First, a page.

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Juncture Wealth Strategies - April 2024 Market Update Thumbnail

Juncture Wealth Strategies - April 2024 Market Update

Economic & Market Forecast

Bond Markets
Equity Markets
2024 Predictions

Economy: Global Manufacturing

The manufacturing sector has begun to turn higher. Manufacturing may be signaling that the global economy is recovering as manufacturing plants can have a multiplier effect on local economies. It is estimated that a $1.00 spent in manufacturing generates $2.69 for the US economy. Put another way, one manufacturing employee provides enough activity to support 4.8 workers in the overall economy. Aggregating those local impacts may lead to decent economic growth over the next few years. It is uncertain how much of this activity is related to recent US legislation enacted to entice US companies to domicile their manufacturing plants within the US.

Economy: Employment

A strong labor market has been one of the resiliencies in the US economy. Economists are debating whether high interest rates have yet to impact certain sectors of the economy. The National Federation of Independent Businesses (NFIB), a group which represents small businesses, regularly surveys its members regarding topics relevant to small business. One such survey queries how many businesses are planning on adding versus cutting jobs. As shown below, small business continues to add employees albeit at a slower pace. It suggests decent economic growth amidst a softening labor market.

Economy: Employee Costs

A key concern for most businesses has been employee costs because of higher wages and benefits. These higher costs can reinforce inflation as higher wages encourage workers to spend more keep prices of services of goods and services high. Wage growth has been decelerating but remains elevated.

Economy: Real Wage Growth

Real wage growth (wage growth minus inflation) is beginning to regain part of the purchasing power lost over the past few years.

Higher real incomes may encourage consumers to continue spending. The chart below shows cost of wages and salaries less

inflation. It provides a proxy of workers’ real wage growth and shows that workers are still making up for the loss in purchasing power experienced since 2021.

Economy: US Gross Domestic Product (GDP)

The US economy has continued to show strength. The Conference Board’s 2024 US Economic Outlook updated its forecast for US GDP growth, and it estimates the economy will slow in the second and third quarters and rebound in the fourth quarter. An important expectation for GDP growth is that the Federal Reserve will decrease interest rates during early to mid-2024. If lower rates are delayed later this year, GDP acceleration will be pushed into 2025.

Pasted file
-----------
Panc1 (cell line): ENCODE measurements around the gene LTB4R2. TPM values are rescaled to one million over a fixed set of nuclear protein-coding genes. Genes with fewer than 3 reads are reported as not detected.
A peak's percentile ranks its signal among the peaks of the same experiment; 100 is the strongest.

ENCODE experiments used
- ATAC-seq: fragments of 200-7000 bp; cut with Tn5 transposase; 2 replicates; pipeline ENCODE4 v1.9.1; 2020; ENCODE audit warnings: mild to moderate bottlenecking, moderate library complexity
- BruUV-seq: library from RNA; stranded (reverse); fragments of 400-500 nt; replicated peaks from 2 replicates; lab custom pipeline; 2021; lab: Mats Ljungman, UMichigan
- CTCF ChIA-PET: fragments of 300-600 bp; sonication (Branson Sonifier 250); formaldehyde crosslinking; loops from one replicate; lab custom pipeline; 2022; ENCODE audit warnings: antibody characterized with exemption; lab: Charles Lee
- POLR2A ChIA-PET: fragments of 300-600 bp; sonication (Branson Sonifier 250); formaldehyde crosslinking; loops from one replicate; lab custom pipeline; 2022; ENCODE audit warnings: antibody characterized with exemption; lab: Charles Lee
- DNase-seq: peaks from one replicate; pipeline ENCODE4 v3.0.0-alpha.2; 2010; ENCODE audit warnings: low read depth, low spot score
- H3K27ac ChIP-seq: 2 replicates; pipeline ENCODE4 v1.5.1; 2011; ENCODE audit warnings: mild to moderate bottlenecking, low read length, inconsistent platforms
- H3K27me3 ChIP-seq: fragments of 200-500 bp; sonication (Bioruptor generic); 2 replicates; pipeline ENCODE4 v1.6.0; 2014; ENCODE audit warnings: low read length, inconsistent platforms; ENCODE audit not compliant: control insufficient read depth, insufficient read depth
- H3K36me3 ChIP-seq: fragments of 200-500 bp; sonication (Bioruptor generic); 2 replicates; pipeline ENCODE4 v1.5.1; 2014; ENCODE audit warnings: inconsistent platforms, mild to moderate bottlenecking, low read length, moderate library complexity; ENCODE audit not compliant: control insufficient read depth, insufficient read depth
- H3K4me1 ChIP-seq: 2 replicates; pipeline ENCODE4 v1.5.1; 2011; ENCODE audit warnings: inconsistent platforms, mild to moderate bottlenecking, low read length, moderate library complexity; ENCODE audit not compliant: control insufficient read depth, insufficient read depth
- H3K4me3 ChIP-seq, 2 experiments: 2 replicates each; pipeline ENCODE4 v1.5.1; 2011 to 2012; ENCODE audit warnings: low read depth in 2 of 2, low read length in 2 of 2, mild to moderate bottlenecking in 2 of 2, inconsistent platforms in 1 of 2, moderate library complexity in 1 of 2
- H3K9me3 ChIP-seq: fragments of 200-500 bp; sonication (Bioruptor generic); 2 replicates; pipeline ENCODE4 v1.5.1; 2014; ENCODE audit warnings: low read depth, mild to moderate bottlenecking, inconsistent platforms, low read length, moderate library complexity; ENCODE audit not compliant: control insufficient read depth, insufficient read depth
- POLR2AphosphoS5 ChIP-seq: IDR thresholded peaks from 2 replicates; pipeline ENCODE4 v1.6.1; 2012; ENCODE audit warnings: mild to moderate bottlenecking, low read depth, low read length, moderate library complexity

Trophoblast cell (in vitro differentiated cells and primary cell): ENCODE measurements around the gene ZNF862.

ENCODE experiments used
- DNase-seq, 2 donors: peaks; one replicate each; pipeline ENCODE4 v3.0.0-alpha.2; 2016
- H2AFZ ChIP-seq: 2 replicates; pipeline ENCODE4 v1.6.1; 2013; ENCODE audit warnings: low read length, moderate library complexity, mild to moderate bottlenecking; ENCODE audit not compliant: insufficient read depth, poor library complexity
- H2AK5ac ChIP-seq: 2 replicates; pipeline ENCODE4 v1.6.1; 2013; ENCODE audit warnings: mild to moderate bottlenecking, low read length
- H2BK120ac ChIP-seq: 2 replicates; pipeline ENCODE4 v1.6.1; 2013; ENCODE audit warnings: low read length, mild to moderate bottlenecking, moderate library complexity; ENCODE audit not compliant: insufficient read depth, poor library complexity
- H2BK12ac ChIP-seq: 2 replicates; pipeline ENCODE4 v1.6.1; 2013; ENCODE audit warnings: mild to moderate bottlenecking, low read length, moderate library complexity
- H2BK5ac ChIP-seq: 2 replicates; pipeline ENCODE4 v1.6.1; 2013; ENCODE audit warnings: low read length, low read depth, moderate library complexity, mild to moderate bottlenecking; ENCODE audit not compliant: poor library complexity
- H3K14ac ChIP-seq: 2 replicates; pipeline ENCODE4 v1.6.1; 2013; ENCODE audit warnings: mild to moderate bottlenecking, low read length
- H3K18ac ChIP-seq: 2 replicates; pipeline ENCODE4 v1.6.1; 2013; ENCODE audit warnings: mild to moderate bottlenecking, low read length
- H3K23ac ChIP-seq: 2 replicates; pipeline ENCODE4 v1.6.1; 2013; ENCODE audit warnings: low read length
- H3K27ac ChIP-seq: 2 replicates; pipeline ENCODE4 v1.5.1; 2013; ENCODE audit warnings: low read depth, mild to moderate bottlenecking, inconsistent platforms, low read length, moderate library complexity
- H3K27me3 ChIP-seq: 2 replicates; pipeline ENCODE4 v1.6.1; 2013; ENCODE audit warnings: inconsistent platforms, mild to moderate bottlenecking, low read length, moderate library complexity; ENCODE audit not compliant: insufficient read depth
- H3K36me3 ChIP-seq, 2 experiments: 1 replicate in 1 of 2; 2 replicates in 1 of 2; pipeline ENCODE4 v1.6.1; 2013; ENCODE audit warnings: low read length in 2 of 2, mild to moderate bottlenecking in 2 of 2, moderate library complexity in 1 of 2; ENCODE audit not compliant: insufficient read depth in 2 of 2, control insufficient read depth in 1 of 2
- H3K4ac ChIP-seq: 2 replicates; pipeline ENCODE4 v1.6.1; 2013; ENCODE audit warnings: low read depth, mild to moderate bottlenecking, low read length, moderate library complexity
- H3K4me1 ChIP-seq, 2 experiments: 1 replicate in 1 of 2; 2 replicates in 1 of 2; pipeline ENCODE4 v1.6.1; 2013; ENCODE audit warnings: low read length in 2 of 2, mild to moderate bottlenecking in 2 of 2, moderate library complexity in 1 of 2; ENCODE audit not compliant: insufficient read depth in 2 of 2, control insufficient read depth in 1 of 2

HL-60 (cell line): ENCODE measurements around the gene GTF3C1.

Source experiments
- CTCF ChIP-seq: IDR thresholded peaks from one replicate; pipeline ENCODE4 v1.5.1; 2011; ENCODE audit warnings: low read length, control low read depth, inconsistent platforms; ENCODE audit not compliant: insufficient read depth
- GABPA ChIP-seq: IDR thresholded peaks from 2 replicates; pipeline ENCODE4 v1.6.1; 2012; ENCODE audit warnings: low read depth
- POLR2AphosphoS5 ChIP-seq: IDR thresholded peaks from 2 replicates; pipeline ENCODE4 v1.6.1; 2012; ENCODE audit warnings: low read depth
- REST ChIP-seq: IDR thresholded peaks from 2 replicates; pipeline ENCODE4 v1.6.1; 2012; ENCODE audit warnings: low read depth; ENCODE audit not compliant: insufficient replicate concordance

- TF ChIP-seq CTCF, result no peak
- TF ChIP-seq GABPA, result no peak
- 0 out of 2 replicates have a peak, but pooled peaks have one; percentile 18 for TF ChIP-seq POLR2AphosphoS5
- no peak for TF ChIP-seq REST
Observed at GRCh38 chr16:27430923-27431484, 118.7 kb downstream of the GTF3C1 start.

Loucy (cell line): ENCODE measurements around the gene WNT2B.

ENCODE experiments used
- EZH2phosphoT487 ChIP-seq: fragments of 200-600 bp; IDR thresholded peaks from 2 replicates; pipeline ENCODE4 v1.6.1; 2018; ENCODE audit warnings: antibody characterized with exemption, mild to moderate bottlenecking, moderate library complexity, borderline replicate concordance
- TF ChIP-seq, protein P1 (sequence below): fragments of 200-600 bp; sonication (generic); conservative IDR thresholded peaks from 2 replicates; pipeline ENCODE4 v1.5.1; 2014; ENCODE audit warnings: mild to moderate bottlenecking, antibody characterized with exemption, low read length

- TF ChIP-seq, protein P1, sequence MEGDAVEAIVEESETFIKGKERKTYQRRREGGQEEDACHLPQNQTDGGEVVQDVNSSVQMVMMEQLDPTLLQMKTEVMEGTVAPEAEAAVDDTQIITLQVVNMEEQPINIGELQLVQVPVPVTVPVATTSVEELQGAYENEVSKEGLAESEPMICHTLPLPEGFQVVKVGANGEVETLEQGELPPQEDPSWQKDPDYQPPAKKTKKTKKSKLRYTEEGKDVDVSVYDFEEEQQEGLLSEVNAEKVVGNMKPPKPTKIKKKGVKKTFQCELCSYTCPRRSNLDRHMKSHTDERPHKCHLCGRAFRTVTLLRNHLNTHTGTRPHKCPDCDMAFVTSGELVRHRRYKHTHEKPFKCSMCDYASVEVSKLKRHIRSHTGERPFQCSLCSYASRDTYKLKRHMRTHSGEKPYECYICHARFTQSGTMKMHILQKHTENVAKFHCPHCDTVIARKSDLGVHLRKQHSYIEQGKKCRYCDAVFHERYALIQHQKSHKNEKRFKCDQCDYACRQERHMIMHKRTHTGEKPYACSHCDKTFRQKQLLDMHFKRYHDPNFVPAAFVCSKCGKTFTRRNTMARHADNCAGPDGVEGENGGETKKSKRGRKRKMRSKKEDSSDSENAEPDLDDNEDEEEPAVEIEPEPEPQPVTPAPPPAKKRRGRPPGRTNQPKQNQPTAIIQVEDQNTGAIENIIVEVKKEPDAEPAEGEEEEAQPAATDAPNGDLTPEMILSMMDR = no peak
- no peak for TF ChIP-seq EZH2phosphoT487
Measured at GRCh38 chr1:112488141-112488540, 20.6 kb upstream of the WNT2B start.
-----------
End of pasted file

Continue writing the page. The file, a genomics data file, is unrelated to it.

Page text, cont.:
In conclusion, the economy will slow in the second and third quarters and strengthen in the fourth quarter. The risk may be to an

upside surprise if the consumer and manufacturing sectors remain strong.

Inflation: Money Supply

Money supply is the fuel for inflation over a long period of time. We analyze the change in various money supply measures to assess the likelihood of future, persistent inflation. As shown, different money supply measures peaked in 2022 and have declined since that time. The M1 money supply (currency, checking and savings accounts) has declined by approximately $2 trillion while the M2 (M1, money markets, and small CDs) has declined by approximately $1 trillion. We continue to expect disinflation over the course of the year. As with all economic data, we do expect some months of higher inflation within the disinflationary trend.

Inflation: Truflation

Technology and big data change our personal lives but also affect economic indicators like inflation. Truflation, an economic data analytic company, uses large amounts of data (13 million data points versus 80,000 for traditional measures) to calculate their estimate of the “current” inflation rate. If accurate, Truflation estimates current US inflation at 2.34% as of April 26, 2024, which is near the Federal Reserve’s target. It is important to note that inflation hit a nadir in February 2024 at 1.90%.

Inflation: Components

The reported CPI inflation rate in March 2024 was the third month in a row where the report was higher than expectations. This reversal on inflation has caused investors to reassess their forecasts for future inflation and, consequently, interest rate policy. We believe the concern is overdone. If CPI is broken down into its components, then we see that Shelter has contributed significantly to inflation. Factoring out Shelter, CPI is in the Fed’s target range. If we forecast Shelter inflation based on its historical relationship to the Cleveland Fed New Tenant Repeat Rent Index, then Shelter inflation should continue its decline as shown in the chart of the left.

Inflation: Expected Inflation

Based on the contracting money supply and stable supply chain, it is unsurprising to see expected inflation decline to within the Federal Reserve’s target range in early 2024. As shown in the chart, the most recent expectation of inflation (blue line) drops into the mid-2% range in 3 months and continues in that range for the foreseeable future. This should allow the Federal Open Market Committee (FOMC) to reassess how high interest rates need to be. If the economy slows more quickly or aggressively than anticipated, the FOMC will feel more comfortable lowering short-term rates.